Planet Earth

The First, and Greatest, Reality Show: Evolutionary Biology

Sex, death, deception—it's all part of the dances between species.

By Carl ZimmerNov 23, 2009 6:00 AM


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Anne Gaskett, a Cornell University biol­ogist, spends her days crouching quietly next to orchids in Australia. It may seem like an uneventful way to pass the time, but she is actually observing a marvelous act of sexual deception. The flowers are fooling wasps into making love to them.

Male wasps normally seek out females by sniffing for their pheromones, signaling chemicals that they produce. Each species makes a unique pheromone, which means that male wasps rarely end up with the wrong females. But the flowers that Gaskett studies, called tongue orchids, can produce a molecule that precisely mimics the pheromone made by the females of the species Lissopimpla excelsa, commonly known as dupe wasps. Male L. excelsa wasps pick up the scent of the orchids and race to the flowers, expecting to find a mate.

The deception only deepens when the wasp approaches the flower. The pheromone-like compounds are released from a part of the flower that has the coloring of a female dupe wasp. When a male wasp lands on the tongue orchid to investigate, he finds that his body fits snugly against it, just as it would against a female wasp. The dupe wasp is so profoundly fooled that he even extends sexual pincers, called genital claspers, into the flower.

One day Gaskett was watching a wasp em­bracing an orchid. When the wasp finally flew away, she noticed a tiny drop of fluid on the flower. She began to notice the drops on other flowers too. She brought some of the liquid to her laboratory and discovered that it contained proteins found only in the wasp’s sperm cells. Evidently, the orchids had caused the wasps to ejaculate. The dupe wasps had truly been duped.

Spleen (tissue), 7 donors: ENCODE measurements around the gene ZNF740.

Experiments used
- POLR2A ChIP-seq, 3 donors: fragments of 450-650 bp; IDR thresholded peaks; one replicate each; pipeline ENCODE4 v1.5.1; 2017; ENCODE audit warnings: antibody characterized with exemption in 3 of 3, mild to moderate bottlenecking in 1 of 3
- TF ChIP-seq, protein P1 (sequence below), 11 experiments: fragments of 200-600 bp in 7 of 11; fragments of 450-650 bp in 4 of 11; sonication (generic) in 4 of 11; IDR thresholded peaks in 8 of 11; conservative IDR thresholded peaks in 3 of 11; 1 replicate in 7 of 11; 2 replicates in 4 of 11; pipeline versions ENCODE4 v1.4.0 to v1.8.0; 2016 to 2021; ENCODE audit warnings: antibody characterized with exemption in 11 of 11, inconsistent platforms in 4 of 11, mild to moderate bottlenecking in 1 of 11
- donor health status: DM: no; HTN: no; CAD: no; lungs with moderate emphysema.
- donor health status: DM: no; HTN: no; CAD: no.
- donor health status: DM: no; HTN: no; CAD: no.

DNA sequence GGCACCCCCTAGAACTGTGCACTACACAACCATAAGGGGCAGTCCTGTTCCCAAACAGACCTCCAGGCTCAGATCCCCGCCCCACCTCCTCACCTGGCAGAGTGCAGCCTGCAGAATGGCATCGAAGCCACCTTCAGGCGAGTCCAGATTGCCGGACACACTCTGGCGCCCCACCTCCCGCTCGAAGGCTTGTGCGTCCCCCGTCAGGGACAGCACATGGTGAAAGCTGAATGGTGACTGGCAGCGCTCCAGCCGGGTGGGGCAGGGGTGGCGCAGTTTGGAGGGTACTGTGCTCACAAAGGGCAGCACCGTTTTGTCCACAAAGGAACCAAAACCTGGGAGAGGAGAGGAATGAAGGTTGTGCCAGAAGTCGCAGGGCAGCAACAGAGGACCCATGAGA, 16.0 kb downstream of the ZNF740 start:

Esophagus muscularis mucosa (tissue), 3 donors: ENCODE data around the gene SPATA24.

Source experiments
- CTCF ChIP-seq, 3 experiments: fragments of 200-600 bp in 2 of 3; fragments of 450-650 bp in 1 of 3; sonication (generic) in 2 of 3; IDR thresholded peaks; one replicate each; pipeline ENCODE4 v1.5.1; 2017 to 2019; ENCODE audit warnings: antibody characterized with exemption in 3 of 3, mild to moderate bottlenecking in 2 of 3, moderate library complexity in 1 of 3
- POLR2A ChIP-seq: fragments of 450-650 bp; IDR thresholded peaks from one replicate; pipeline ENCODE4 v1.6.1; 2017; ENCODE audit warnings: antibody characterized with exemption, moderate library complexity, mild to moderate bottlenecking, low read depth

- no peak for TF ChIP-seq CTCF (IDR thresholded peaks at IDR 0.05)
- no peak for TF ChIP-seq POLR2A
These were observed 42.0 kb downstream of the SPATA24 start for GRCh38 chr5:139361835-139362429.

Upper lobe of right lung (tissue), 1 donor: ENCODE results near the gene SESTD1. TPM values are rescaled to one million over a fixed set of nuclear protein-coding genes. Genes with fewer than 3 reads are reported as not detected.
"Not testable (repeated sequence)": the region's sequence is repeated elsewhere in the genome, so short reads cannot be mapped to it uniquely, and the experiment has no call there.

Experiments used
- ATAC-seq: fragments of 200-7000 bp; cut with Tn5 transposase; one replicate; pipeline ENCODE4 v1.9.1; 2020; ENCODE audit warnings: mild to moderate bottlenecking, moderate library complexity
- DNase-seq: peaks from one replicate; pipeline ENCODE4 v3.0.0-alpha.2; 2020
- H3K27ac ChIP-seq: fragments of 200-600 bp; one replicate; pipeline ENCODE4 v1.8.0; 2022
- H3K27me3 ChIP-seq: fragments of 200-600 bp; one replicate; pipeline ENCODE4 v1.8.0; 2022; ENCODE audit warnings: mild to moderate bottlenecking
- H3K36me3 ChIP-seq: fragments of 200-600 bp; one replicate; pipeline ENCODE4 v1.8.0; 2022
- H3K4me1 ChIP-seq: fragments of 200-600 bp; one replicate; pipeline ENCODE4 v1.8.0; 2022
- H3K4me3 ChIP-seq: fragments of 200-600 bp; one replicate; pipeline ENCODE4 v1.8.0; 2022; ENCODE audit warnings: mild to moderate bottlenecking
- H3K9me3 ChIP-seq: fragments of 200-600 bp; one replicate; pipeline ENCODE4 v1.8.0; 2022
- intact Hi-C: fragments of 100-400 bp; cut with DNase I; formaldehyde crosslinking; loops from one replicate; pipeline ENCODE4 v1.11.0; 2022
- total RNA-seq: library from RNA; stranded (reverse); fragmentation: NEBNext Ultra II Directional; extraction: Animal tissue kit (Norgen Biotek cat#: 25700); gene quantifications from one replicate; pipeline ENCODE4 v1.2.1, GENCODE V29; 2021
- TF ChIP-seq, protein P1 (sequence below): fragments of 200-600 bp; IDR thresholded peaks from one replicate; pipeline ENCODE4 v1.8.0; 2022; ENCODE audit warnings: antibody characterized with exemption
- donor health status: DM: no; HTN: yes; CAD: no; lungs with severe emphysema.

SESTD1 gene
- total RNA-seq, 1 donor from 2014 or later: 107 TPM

What seems to us like a practical joke is life and death to the tongue orchid. If it could not fool the wasps, the plant would become extinct. Tongue orchids can reproduce only when the pollen from one plant fertilizes the eggs of another. When a wasp tries to mate with a flower, it brushes against a packet of pollen. The pollen rubs off on the wasp, and the wasp deposits the grains on the next flower it engages.

The tongue orchid’s extreme style of deception is new to science, but it is just the latest twist in an evolutionary process Charles Darwin described 150 years ago. Natural selection, he realized, allows species to adapt to their environment. But environment is more than just physical conditions; a species also adapts to its bio­logical environment. It may eat other species and be eaten in turn. It may cooperate with some species and be infected by others. In On the Origin of Species, Darwin used the metaphor of the “tangled bank” to illustrate the ways in which organ­isms depend on each other. It turns out that some species are even more entangled than he realized, so mutually dependent that they drive each other’s evolution. Biol­ogists call this reciprocal change “co­evolution.” It is now clear that coevolution has produced some of nature’s most extreme adaptations—and that it is also vital to the rise of the diversity of life.